The Taiwan Bangzi Company was in town this past week with their Henan Chinese opera adaptation of “The Merchant of Venice” called “Bond.”
I always love Chinese opera once I am there, but I have to drag myself in there because in my mind Chinese opera is categorized as “good for me.” Chinese opera is beautiful, stylized, and rich with meaning; but it is also layered with interpretation and code. My children wriggle their fingers at each other in the kitchen to show how Chinese opera singers represent anger.

But for “Merchant of Venice.”

I also love Shakespeare, but, again, resist it somewhat because it also falls into the “good for me” category. The language is beautiful, the meaning is not easy or obvious. My sixth-grade daughter Niu Niu recites, then laughs, “No, sir, I do not bite my thumb at you, sir, but I bite my thumb, sir.”

So the children and I leave the beautiful spring sunshine and rush into the cool darkness of Lydia Mendelssohn Theatre just before curtain where we meet under new names Bassanio, Antonio, Portia, Gratiano, Nerissa of medieval Cathay; and the (presumably pre-Islam) Saracen Shylock from distant deserts. I whisper a steady stream of plot and dialogue into 7-year-old Little Brother’s ear because he cannot yet read the supertitles.

From a University of Michigan press release:
“Bond” is based on a new translation of “The Merchant of Venice” by U-M alumnus Perng Ching-hsi (PhD ‘77), one of Taiwan’s foremost Shakespeare scholars and former dean of the National Taiwan University’s College of Liberal Arts. The opera, which originally premiered in Taipei in 2009, retains the story line of “The Merchant of Venice.” It transports audiences to a medieval Chinese city, and explores the double-edged meaning of “bond” — protection and restriction. The opera offers an updated, lyrical perspective on important issues such as race, law, justice, friendship, love, gender and, most of all, marital fidelity.

The virtues extolled in Portia’s “The quality of mercy is unstrained” and Shylock’s “Hath not a Saracen eyes” seem particularly lyrical in this ancient Chinese context. But soft, there are new songs, too.

Most poignant in this theater full of immigrants and the children of immigrants comes after Shylock has failed to obtain his pound of flesh, after he has lost all his hard-earned wealth, and after Antonio adds the additional requirements that he become a citizen of Cathay and lose “those outlandish clothes.”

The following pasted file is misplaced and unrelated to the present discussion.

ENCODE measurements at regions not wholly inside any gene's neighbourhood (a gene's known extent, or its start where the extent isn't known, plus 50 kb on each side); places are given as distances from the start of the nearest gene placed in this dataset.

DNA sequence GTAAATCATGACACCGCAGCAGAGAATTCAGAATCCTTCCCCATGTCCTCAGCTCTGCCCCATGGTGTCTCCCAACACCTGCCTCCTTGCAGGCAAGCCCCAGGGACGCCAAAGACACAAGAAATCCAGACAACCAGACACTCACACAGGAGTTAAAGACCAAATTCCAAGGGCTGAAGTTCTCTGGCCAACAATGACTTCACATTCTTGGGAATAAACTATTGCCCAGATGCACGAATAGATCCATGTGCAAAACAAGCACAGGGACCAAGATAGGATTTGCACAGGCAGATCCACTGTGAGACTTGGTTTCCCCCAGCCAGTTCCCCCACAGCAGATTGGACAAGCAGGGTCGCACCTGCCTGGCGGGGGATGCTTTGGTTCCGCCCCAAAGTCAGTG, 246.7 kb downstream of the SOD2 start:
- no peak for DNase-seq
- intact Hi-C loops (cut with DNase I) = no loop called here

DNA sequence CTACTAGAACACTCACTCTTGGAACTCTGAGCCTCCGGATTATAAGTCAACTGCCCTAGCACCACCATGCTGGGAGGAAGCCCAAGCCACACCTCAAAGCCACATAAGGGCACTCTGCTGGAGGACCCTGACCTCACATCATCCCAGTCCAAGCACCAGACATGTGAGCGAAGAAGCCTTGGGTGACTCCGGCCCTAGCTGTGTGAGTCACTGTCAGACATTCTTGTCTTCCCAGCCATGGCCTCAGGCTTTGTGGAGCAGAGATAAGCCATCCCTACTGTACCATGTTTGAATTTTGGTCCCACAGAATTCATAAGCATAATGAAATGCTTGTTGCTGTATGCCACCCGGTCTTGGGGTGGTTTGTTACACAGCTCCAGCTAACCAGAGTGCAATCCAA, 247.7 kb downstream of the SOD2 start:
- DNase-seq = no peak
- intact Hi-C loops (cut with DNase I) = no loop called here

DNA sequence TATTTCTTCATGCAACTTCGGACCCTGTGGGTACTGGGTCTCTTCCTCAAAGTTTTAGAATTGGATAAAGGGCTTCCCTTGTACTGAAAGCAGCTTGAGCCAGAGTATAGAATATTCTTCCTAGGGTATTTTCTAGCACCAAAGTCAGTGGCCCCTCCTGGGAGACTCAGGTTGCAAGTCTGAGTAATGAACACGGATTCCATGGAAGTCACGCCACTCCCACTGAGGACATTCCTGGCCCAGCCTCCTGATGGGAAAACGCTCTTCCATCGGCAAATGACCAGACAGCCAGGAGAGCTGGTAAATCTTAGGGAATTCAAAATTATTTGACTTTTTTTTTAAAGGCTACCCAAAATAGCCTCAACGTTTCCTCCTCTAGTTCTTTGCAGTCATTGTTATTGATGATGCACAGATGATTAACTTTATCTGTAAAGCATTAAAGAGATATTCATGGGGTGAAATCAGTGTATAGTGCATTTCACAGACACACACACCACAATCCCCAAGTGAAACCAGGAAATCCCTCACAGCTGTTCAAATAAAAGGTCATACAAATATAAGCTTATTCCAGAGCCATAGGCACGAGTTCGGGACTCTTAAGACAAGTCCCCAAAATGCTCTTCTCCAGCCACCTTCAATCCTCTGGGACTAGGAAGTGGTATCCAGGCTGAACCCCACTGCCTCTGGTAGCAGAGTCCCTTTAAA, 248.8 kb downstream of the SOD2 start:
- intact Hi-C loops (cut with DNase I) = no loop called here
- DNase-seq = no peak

Shylock then sings a new soliloquy about how hard it is to travel so far from home and to be a foreign businessman alone in a hostile environment, how hard to suffer the daily insults and injuries, how he has worked hard his whole life waiting for his moment of justice, now all of it for naught.

Shylock is cast as an ethnic minority in ancient China, but I read him as an ethnic minority anywhere in the world today. Two elderly Sikh men aged 65 and 78 were recently shot and killed in California while taking an afternoon walk. Niqab/burqa have just been banned in all public places in France.

Working hard is not always enough.

The children and I have been discussing issues of honor and justice lately, the importance of always speaking the truth and keeping one’s word, to rise above the fray and do the right thing. When Bassanio and Gratiano return to Portia and Nerissa without the rings they had promised to honor forever, in a new song, the “Bond” women castigate their husbands’ new promises to safeguard their new rings as being as empty as the first. They expect more.

Frances Kai-Hwa Wang is a second-generation Chinese American from California who now divides her time between Ann Arbor and the Big Island of Hawaii. She is an editor of IMDiversity.com Asian American Village, lead multicultural contributor for AnnArbor.com and a contributor for New America Media's Ethnoblog. She is on the Advisory Board of American Citizens for Justice. She team-teaches "Asian Pacific American History and the Law" at University of Michigan and University of Michigan Dearborn. She is a popular speaker on Asian Pacific American and multicultural issues. Check out her website at franceskaihwawang.com, her blog at franceskaihwawang.blogspot.com, and she can be reached at fkwang888@gmail.com.